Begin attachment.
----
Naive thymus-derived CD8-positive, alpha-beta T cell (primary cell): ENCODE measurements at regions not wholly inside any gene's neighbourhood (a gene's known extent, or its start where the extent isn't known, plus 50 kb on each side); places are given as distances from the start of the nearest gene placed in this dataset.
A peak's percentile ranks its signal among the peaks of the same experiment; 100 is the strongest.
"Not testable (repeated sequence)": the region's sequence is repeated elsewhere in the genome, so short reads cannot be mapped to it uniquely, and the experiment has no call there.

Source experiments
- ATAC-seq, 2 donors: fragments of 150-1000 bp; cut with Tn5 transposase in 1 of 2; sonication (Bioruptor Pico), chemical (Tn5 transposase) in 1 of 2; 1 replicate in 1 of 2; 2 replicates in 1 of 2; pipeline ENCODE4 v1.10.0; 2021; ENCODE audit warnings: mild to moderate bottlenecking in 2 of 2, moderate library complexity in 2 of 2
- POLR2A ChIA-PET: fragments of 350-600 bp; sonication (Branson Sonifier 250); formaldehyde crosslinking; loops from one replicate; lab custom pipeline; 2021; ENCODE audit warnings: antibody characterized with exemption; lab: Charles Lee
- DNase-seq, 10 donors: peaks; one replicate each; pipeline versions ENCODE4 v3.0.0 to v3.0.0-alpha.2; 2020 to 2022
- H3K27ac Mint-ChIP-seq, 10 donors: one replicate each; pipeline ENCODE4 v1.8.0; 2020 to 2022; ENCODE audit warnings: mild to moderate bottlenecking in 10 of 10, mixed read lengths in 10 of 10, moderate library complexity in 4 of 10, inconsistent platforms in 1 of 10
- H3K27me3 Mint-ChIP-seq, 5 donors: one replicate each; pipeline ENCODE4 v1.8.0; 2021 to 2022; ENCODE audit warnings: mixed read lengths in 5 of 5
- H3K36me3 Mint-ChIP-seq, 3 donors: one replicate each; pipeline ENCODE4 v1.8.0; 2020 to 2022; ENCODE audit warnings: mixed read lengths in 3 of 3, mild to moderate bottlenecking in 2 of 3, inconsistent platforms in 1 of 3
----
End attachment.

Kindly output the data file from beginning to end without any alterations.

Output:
Naive thymus-derived CD8-positive, alpha-beta T cell (primary cell): ENCODE measurements at regions not wholly inside any gene's neighbourhood (a gene's known extent, or its start where the extent isn't known, plus 50 kb on each side); places are given as distances from the start of the nearest gene placed in this dataset.
A peak's percentile ranks its signal among the peaks of the same experiment; 100 is the strongest.
"Not testable (repeated sequence)": the region's sequence is repeated elsewhere in the genome, so short reads cannot be mapped to it uniquely, and the experiment has no call there.

Source experiments
- ATAC-seq, 2 donors: fragments of 150-1000 bp; cut with Tn5 transposase in 1 of 2; sonication (Bioruptor Pico), chemical (Tn5 transposase) in 1 of 2; 1 replicate in 1 of 2; 2 replicates in 1 of 2; pipeline ENCODE4 v1.10.0; 2021; ENCODE audit warnings: mild to moderate bottlenecking in 2 of 2, moderate library complexity in 2 of 2
- POLR2A ChIA-PET: fragments of 350-600 bp; sonication (Branson Sonifier 250); formaldehyde crosslinking; loops from one replicate; lab custom pipeline; 2021; ENCODE audit warnings: antibody characterized with exemption; lab: Charles Lee
- DNase-seq, 10 donors: peaks; one replicate each; pipeline versions ENCODE4 v3.0.0 to v3.0.0-alpha.2; 2020 to 2022
- H3K27ac Mint-ChIP-seq, 10 donors: one replicate each; pipeline ENCODE4 v1.8.0; 2020 to 2022; ENCODE audit warnings: mild to moderate bottlenecking in 10 of 10, mixed read lengths in 10 of 10, moderate library complexity in 4 of 10, inconsistent platforms in 1 of 10
- H3K27me3 Mint-ChIP-seq, 5 donors: one replicate each; pipeline ENCODE4 v1.8.0; 2021 to 2022; ENCODE audit warnings: mixed read lengths in 5 of 5
- H3K36me3 Mint-ChIP-seq, 3 donors: one replicate each; pipeline ENCODE4 v1.8.0; 2020 to 2022; ENCODE audit warnings: mixed read lengths in 3 of 3, mild to moderate bottlenecking in 2 of 3, inconsistent platforms in 1 of 3